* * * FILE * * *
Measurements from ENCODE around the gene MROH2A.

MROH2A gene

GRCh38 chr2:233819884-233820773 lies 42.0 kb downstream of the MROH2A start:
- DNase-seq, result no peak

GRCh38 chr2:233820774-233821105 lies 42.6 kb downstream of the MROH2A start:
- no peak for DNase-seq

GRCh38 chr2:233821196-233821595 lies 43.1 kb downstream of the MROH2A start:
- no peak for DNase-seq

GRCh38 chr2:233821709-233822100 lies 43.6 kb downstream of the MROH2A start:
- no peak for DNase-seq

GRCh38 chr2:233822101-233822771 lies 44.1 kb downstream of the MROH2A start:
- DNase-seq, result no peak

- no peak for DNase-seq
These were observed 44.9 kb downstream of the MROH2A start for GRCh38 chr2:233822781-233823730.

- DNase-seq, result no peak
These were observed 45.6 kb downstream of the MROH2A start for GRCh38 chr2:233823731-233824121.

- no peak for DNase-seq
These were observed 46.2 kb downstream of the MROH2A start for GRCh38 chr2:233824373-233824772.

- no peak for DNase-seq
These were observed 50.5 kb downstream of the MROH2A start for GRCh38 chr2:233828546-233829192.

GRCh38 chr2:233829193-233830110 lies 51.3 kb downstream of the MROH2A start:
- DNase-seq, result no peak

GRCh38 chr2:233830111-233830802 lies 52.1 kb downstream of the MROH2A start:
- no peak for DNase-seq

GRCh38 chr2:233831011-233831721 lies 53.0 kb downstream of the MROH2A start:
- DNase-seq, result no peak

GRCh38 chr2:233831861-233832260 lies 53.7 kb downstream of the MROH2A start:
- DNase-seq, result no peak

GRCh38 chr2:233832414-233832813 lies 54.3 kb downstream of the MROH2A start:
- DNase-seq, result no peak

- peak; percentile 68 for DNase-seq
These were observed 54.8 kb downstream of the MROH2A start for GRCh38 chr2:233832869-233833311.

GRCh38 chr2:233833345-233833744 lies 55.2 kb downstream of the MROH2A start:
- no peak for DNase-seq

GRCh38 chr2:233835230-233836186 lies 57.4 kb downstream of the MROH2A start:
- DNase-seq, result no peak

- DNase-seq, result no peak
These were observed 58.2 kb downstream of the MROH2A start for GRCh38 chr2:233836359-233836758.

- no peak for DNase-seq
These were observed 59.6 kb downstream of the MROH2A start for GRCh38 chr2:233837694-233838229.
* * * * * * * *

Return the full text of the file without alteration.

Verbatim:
Measurements from ENCODE around the gene MROH2A.

MROH2A gene

GRCh38 chr2:233819884-233820773 lies 42.0 kb downstream of the MROH2A start:
- DNase-seq, result no peak

GRCh38 chr2:233820774-233821105 lies 42.6 kb downstream of the MROH2A start:
- no peak for DNase-seq

GRCh38 chr2:233821196-233821595 lies 43.1 kb downstream of the MROH2A start:
- no peak for DNase-seq

GRCh38 chr2:233821709-233822100 lies 43.6 kb downstream of the MROH2A start:
- no peak for DNase-seq

GRCh38 chr2:233822101-233822771 lies 44.1 kb downstream of the MROH2A start:
- DNase-seq, result no peak

- no peak for DNase-seq
These were observed 44.9 kb downstream of the MROH2A start for GRCh38 chr2:233822781-233823730.

- DNase-seq, result no peak
These were observed 45.6 kb downstream of the MROH2A start for GRCh38 chr2:233823731-233824121.

- no peak for DNase-seq
These were observed 46.2 kb downstream of the MROH2A start for GRCh38 chr2:233824373-233824772.

- no peak for DNase-seq
These were observed 50.5 kb downstream of the MROH2A start for GRCh38 chr2:233828546-233829192.

GRCh38 chr2:233829193-233830110 lies 51.3 kb downstream of the MROH2A start:
- DNase-seq, result no peak

GRCh38 chr2:233830111-233830802 lies 52.1 kb downstream of the MROH2A start:
- no peak for DNase-seq

GRCh38 chr2:233831011-233831721 lies 53.0 kb downstream of the MROH2A start:
- DNase-seq, result no peak

GRCh38 chr2:233831861-233832260 lies 53.7 kb downstream of the MROH2A start:
- DNase-seq, result no peak

GRCh38 chr2:233832414-233832813 lies 54.3 kb downstream of the MROH2A start:
- DNase-seq, result no peak

- peak; percentile 68 for DNase-seq
These were observed 54.8 kb downstream of the MROH2A start for GRCh38 chr2:233832869-233833311.

GRCh38 chr2:233833345-233833744 lies 55.2 kb downstream of the MROH2A start:
- no peak for DNase-seq

GRCh38 chr2:233835230-233836186 lies 57.4 kb downstream of the MROH2A start:
- DNase-seq, result no peak

- DNase-seq, result no peak
These were observed 58.2 kb downstream of the MROH2A start for GRCh38 chr2:233836359-233836758.

- no peak for DNase-seq
These were observed 59.6 kb downstream of the MROH2A start for GRCh38 chr2:233837694-233838229.